A Landslide Of Attractive Features
For this first run of tests, we have chosen the four main manufacturers only: Canon, Epson, HP and Lexmark.
On the retail shelves, they alone have more than thirty representatives ranging from $50 to $450. The price differences (and, indirectly, their purchase), are justified by top resolutions, printing speed and some extra functions. The resolutions claimed are supposedly proportional to the highest level of detail that the printer can reach. Speed ranges vary from one to five. The extra functions involve things like border-free printing, four cartridges instead of two, automatic paper analysis, etc.
Moving on to the tests, the thirteen models in this review claim to produce prints of photo quality. The resolutions in our tests ranged from 2400 to 2880 dpi (dots per inch), with dpi representing the number of ink droplets.
To give you an idea, the size of these droplets is between 3 and 9 pico-liters, or between 3 and 9 billionths of a milliliter (10-12), and therefore beyond the detection capacity of the human eye,.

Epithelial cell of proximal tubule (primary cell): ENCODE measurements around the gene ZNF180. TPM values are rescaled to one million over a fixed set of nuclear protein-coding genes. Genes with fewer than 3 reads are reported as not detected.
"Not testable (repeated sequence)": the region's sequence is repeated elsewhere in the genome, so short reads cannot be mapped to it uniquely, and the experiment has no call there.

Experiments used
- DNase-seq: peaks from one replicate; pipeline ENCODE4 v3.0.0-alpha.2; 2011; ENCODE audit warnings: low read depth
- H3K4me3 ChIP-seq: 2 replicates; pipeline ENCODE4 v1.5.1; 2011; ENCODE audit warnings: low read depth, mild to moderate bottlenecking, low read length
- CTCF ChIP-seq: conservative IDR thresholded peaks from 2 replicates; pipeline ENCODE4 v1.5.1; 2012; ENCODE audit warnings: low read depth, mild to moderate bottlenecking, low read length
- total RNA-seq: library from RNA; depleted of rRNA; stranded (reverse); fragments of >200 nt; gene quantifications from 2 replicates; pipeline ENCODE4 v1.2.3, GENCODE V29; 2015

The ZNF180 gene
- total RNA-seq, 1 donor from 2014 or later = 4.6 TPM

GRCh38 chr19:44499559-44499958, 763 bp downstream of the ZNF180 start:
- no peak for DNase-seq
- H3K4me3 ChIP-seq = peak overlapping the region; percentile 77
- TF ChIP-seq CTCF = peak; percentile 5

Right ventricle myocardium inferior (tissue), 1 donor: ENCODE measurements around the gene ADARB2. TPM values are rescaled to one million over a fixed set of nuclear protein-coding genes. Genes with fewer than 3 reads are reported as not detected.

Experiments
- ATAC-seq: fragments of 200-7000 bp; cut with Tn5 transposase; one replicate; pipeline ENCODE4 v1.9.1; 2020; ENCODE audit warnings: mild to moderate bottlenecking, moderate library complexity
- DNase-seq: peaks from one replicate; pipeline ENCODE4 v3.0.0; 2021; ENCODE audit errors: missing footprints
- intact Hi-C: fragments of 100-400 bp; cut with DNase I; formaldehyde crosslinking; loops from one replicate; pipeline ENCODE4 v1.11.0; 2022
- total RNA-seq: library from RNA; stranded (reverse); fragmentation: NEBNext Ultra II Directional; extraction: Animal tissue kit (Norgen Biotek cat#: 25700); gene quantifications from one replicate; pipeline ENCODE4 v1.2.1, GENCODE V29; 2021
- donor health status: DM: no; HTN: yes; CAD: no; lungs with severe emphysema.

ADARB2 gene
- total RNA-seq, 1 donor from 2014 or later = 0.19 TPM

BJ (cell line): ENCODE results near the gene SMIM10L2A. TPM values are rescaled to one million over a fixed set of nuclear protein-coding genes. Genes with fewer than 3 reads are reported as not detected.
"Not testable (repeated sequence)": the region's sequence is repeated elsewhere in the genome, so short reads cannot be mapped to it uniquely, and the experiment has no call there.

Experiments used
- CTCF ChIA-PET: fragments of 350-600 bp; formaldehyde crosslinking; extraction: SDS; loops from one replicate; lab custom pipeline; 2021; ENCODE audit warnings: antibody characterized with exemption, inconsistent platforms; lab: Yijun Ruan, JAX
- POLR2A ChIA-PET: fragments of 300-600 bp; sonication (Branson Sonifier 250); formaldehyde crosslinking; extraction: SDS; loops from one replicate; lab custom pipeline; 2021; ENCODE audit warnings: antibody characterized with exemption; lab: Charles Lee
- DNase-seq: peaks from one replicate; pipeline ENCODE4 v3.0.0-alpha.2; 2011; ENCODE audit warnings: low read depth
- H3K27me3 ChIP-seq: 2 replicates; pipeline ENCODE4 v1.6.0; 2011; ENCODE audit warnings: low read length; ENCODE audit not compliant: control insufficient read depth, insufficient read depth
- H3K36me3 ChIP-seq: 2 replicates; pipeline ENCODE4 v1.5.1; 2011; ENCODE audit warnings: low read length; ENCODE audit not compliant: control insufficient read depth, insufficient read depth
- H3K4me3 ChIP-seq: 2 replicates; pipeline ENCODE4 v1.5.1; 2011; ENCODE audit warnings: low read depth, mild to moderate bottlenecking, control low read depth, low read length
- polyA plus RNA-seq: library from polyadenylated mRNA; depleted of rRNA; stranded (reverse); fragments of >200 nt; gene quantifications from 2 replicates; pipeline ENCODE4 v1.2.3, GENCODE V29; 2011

The second criterion is speed. All the printers claim to print more than 9 pages per minute (ppm). Some of them claim up to 20 ppm.
Lastly, all claim to be for general-purpose use, meaning that they can print text close to laser quality and photos comparable to those on photo-sensitized paper.
Unfortunately, this is not exactly so. Though none of these claims are actually bold-faced lies, but there is a certain amount of cheating involved, because the speeds that are advertised have mostly been measured in conditions quite far from the norm.
Let's start with a few examples. According to our estimates, based on the average of several documents, a normal page of text is filled to something in the region of 8%. A Web page has a rate of about 15%. With the assumption that it is more common to print Office text than Web page text, we can estimate an average filling rate of about 10%.
To show their products in the best light, the manufacturers claim speeds based on documents filled at 3.5%, and in draft mode at that.